A Fresno City College student, Marcella Mares, filed a complaint against an instructor who told her that it was inappropriate to breastfeed her 10-month-old during Zoom classes—even with her camera turned off. This is a prime example of micro-aggressions that student parents experience in college classrooms every day. It is also a violation of the law.
It’s still the case that too many women of color are fired or
forced out when they request a modest workplace accommodation to protect their health. Longer term, pregnancy discrimination pushes women deeper into poverty, jeopardizing the health and economic well-being of our families.
Last month, the House passed the Pregnant Workers Fairness Act with overwhelming bipartisan support. Now, we must call on the Senate to take up this bill without delay.
The US House of Representatives passed the Pregnant Workers Fairness Act which ensures pregnant workers are not denied reasonable accommodations.
Dr. Jamila Perritt of Physicians for Reproductive Health said the bill—if approved by the Senate and president—would “ensure that those who are most likely to work in some of the most challenging settings, like immigrants and those with low incomes, have the humane protections they deserve.”
A new study found that when states expanded Medicaid eligibility, pregnant people were less likely to lose health insurance postpartum. That’s a big deal, experts said.
For over nine months, 26-year-old Chelsea Becker has been sitting in jail, under a $2 million bail, for giving birth to a stillborn baby.
Becker is one of hundreds of women who have been arrested and prosecuted nationwide after experiencing miscarriages or stillbirths on a range of charges, including fetal assault, child abuse and chemical endangerment.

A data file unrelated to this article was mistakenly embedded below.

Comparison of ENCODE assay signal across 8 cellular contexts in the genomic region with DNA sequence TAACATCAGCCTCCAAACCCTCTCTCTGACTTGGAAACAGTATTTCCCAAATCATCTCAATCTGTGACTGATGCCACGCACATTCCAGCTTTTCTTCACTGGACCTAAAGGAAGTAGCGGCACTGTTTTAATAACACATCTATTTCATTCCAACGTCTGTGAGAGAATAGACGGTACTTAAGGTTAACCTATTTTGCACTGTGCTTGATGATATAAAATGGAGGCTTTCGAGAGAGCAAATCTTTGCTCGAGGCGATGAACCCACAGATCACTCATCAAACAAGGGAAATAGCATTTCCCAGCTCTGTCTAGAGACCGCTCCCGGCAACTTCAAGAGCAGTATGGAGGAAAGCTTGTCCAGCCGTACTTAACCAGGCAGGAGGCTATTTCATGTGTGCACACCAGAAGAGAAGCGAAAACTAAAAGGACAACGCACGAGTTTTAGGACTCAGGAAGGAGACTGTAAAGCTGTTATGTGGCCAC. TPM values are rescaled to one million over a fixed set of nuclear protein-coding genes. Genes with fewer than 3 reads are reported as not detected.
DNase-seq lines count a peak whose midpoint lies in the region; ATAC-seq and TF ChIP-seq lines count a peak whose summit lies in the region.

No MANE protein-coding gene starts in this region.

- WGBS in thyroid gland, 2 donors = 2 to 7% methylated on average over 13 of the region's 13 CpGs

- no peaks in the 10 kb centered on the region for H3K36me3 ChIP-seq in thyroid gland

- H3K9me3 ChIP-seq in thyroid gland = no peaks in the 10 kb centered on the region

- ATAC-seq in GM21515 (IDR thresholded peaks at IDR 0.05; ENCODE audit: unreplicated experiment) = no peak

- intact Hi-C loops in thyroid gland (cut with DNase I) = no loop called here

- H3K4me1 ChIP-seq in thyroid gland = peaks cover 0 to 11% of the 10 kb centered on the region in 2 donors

Every pregnant woman deserves compassionate care, and stories like the woman being forced to give birth in her pants make clear that immigration officials are not providing it.
“If I had to get a D&C for a very wanted pregnancy, would I do it in a hospital—and would I then end up exposed to coronavirus? Would that mean that I would spend 14 days in isolation in order to ensure that I didn’t pass the virus to my family?”
Working mothers need more than a village to raise a child—we need empathetic organizations that willingly provide flexible work schedules and phased returns, sanitary childcare facilities, safe pumping rooms and maternity leaves offered without punishment or penalty.
It’s wrong that something as normal and natural as becoming a parent cost me a career that I loved and was good at, and cost me my financial well-being. Starting a family should not come at the price I was forced to pay.
Instead of seeing a therapist, I typed some of my feelings and experiences into Google. That’s when I realized I wasn’t alone. That was how I found about about the Fair Labor Standards Act.